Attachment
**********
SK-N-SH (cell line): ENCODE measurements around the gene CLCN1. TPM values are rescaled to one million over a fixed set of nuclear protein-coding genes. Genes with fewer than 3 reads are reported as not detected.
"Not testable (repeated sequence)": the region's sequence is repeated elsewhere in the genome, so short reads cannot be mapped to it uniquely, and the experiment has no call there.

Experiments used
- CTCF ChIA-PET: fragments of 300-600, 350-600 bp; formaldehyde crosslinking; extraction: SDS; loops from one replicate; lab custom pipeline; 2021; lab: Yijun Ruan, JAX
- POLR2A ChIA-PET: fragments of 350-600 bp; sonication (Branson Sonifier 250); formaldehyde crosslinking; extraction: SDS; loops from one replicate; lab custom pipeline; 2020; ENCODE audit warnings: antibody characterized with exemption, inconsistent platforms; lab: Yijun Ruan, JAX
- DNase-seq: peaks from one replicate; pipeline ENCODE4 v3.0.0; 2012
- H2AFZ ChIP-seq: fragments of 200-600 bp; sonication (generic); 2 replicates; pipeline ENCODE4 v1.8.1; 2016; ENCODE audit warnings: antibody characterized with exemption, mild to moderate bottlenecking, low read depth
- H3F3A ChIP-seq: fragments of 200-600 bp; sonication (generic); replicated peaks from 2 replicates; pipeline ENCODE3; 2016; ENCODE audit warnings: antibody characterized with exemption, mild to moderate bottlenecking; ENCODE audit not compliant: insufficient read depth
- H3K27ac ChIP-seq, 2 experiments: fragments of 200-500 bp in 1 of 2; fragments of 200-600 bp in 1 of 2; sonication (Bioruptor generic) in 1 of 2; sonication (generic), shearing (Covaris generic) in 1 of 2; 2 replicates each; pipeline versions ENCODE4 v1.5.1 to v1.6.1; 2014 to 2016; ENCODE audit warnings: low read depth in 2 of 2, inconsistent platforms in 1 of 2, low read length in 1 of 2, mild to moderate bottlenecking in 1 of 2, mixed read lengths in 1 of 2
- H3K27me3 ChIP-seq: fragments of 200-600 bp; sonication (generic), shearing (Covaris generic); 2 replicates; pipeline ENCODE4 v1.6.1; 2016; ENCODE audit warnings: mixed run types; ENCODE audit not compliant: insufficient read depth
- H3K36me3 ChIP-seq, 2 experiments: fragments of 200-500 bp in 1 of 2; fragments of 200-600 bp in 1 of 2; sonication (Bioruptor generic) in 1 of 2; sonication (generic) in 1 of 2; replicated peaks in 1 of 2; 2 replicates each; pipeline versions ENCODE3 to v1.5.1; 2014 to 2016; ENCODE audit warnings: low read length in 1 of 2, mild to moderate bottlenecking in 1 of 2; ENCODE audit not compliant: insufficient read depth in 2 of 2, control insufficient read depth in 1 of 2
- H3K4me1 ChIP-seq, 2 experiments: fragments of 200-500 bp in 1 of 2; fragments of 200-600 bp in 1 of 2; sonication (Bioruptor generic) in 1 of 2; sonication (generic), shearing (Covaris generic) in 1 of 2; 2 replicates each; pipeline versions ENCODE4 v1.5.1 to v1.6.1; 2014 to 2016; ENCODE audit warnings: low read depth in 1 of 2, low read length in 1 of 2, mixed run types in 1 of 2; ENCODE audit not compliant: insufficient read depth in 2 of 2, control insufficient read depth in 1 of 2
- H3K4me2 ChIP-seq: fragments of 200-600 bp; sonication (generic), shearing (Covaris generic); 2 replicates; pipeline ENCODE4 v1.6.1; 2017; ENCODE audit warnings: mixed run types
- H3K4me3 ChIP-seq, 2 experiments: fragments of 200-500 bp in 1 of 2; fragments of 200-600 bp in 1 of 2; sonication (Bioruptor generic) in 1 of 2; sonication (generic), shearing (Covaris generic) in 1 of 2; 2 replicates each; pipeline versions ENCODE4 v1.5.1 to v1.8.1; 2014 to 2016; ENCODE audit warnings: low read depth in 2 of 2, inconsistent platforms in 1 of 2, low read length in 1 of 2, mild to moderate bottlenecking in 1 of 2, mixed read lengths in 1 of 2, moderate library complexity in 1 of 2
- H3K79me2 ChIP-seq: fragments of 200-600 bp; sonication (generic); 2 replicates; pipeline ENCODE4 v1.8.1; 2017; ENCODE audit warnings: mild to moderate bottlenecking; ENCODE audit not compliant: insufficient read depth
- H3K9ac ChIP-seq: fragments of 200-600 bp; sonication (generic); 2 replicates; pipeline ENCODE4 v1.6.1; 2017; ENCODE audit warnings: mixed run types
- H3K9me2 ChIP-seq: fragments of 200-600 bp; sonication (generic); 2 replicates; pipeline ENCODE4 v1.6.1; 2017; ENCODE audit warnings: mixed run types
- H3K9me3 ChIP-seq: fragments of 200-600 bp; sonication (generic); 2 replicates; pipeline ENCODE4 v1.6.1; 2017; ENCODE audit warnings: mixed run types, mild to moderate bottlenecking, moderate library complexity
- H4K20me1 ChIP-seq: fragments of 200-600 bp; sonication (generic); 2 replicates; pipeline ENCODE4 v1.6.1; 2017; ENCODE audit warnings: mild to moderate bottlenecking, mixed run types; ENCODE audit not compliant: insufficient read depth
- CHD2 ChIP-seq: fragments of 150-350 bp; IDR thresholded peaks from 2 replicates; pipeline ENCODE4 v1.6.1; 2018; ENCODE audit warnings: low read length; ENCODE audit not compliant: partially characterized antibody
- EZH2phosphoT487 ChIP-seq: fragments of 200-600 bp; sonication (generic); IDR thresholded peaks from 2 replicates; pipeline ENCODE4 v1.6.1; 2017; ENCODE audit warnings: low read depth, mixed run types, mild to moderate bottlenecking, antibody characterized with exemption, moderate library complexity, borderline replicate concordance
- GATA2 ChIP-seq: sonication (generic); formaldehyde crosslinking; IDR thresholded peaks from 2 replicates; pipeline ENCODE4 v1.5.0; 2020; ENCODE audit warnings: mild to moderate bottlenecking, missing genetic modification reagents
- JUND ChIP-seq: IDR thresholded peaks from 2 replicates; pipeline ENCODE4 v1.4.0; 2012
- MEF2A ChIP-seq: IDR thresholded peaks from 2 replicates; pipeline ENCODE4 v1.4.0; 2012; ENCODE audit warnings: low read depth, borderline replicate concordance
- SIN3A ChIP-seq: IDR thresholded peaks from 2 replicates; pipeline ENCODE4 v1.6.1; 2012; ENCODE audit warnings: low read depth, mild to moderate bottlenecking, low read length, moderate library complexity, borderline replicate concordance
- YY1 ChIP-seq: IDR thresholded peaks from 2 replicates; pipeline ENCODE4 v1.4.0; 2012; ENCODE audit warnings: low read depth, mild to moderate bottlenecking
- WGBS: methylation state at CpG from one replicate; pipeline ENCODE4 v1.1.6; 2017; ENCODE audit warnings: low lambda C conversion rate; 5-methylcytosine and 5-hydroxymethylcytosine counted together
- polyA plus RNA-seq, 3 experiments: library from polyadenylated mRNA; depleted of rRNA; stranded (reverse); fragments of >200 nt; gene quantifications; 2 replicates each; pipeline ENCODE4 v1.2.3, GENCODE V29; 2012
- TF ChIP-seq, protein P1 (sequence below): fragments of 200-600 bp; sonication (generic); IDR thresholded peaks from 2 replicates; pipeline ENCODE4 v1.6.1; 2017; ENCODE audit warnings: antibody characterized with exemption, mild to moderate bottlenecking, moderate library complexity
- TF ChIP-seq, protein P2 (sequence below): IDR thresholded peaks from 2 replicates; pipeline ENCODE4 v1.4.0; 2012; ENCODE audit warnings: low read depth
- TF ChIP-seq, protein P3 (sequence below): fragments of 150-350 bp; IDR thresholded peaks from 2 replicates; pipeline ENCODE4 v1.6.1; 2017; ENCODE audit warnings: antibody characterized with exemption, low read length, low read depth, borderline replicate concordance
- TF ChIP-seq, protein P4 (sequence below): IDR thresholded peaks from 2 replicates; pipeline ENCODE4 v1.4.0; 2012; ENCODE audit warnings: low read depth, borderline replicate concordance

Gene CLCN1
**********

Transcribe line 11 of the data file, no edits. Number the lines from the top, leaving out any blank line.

- H3K36me3 ChIP-seq, 2 experiments: fragments of 200-500 bp in 1 of 2; fragments of 200-600 bp in 1 of 2; sonication (Bioruptor generic) in 1 of 2; sonication (generic) in 1 of 2; replicated peaks in 1 of 2; 2 replicates each; pipeline versions ENCODE3 to v1.5.1; 2014 to 2016; ENCODE audit warnings: low read length in 1 of 2, mild to moderate bottlenecking in 1 of 2; ENCODE audit not compliant: insufficient read depth in 2 of 2, control insufficient read depth in 1 of 2